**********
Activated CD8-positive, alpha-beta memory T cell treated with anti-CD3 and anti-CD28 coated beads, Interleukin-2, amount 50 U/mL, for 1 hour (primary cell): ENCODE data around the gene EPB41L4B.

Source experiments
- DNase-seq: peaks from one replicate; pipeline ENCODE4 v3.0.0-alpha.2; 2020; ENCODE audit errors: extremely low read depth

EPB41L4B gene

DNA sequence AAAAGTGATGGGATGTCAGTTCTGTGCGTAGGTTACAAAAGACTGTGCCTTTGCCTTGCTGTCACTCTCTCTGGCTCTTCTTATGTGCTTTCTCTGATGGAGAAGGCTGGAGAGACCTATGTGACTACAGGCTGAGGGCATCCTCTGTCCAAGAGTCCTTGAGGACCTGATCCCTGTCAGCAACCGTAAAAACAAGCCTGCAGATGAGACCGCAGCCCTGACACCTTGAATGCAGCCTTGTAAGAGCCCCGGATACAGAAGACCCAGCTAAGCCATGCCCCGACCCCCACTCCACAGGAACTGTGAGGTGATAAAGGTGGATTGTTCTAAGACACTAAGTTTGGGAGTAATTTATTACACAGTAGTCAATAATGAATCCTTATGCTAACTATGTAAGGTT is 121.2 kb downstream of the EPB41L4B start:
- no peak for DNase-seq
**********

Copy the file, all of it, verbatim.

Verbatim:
Activated CD8-positive, alpha-beta memory T cell treated with anti-CD3 and anti-CD28 coated beads, Interleukin-2, amount 50 U/mL, for 1 hour (primary cell): ENCODE data around the gene EPB41L4B.

Source experiments
- DNase-seq: peaks from one replicate; pipeline ENCODE4 v3.0.0-alpha.2; 2020; ENCODE audit errors: extremely low read depth

EPB41L4B gene

DNA sequence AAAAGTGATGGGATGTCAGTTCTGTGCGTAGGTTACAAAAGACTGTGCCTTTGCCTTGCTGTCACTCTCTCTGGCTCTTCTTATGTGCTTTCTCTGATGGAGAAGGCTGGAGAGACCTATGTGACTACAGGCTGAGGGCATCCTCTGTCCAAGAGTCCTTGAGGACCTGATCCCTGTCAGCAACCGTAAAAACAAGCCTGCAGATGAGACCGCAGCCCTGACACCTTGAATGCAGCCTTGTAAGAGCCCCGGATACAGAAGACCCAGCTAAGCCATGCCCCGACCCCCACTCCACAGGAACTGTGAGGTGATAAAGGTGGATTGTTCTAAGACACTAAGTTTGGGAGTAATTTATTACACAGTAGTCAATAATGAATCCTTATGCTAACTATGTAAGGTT is 121.2 kb downstream of the EPB41L4B start:
- no peak for DNase-seq